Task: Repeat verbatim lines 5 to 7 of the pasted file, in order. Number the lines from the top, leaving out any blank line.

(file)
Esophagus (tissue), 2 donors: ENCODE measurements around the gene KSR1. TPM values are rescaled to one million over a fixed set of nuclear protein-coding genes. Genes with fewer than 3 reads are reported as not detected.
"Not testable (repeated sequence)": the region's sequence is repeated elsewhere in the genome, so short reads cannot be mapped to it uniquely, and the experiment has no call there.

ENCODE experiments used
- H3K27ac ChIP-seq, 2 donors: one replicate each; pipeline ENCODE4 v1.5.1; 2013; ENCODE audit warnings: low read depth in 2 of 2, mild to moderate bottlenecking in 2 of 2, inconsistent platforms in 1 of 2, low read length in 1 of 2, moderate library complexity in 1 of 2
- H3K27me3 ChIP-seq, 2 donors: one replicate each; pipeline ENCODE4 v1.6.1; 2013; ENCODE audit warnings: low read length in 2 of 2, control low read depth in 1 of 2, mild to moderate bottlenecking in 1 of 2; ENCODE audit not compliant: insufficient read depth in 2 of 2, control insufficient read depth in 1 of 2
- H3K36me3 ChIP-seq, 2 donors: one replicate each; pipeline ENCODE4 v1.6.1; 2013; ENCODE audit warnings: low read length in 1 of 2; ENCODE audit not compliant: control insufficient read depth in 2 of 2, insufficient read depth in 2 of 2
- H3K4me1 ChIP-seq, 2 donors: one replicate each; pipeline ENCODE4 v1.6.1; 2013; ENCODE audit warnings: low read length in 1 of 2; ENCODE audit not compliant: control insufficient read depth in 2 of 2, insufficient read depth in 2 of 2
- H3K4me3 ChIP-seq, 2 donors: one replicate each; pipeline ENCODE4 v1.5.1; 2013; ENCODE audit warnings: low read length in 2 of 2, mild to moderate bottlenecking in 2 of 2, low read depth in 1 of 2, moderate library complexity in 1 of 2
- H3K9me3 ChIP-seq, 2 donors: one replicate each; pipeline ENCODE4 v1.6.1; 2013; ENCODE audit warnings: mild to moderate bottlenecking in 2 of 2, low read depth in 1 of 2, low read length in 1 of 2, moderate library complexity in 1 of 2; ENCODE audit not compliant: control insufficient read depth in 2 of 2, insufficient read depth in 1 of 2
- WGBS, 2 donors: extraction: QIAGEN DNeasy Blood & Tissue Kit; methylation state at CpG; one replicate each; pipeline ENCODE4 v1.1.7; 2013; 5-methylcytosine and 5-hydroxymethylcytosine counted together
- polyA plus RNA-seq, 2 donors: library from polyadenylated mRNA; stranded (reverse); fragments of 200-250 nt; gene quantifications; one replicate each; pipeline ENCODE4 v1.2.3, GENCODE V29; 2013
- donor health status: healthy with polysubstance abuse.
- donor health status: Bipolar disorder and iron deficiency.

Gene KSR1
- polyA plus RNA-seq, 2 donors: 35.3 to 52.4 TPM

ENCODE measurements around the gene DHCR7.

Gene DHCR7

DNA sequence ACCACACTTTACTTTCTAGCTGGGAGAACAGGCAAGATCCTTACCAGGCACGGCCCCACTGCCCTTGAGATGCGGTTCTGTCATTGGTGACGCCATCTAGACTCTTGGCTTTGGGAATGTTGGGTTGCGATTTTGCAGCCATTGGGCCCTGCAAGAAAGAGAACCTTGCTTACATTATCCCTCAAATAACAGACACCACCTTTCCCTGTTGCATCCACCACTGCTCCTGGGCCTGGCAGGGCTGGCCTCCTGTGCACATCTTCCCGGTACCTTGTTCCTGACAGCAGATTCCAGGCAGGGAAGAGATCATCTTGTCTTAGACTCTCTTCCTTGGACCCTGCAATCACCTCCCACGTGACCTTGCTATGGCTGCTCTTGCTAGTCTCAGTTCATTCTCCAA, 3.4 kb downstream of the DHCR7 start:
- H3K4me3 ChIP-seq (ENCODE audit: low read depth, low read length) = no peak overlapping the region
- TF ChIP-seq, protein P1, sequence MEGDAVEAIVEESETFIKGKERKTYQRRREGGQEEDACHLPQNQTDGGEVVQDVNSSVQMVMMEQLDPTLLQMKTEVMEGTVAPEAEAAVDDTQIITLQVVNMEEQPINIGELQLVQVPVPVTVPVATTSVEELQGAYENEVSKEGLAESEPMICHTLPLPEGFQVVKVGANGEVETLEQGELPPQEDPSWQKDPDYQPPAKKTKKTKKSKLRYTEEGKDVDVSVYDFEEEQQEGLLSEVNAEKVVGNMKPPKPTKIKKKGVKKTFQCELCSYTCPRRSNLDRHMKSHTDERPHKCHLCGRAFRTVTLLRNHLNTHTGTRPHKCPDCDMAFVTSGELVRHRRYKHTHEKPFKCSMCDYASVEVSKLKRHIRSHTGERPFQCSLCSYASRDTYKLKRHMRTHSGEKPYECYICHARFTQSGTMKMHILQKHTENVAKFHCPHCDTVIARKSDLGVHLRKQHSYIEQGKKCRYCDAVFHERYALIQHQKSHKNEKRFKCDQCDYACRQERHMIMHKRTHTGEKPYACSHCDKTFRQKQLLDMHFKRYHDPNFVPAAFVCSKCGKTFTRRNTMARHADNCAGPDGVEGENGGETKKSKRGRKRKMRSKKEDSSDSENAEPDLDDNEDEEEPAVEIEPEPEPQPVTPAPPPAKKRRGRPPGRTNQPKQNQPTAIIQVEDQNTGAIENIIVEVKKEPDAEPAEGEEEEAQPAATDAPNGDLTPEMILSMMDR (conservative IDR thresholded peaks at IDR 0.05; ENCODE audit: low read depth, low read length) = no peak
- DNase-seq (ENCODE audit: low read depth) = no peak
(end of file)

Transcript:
- H3K27me3 ChIP-seq, 2 donors: one replicate each; pipeline ENCODE4 v1.6.1; 2013; ENCODE audit warnings: low read length in 2 of 2, control low read depth in 1 of 2, mild to moderate bottlenecking in 1 of 2; ENCODE audit not compliant: insufficient read depth in 2 of 2, control insufficient read depth in 1 of 2
- H3K36me3 ChIP-seq, 2 donors: one replicate each; pipeline ENCODE4 v1.6.1; 2013; ENCODE audit warnings: low read length in 1 of 2; ENCODE audit not compliant: control insufficient read depth in 2 of 2, insufficient read depth in 2 of 2
- H3K4me1 ChIP-seq, 2 donors: one replicate each; pipeline ENCODE4 v1.6.1; 2013; ENCODE audit warnings: low read length in 1 of 2; ENCODE audit not compliant: control insufficient read depth in 2 of 2, insufficient read depth in 2 of 2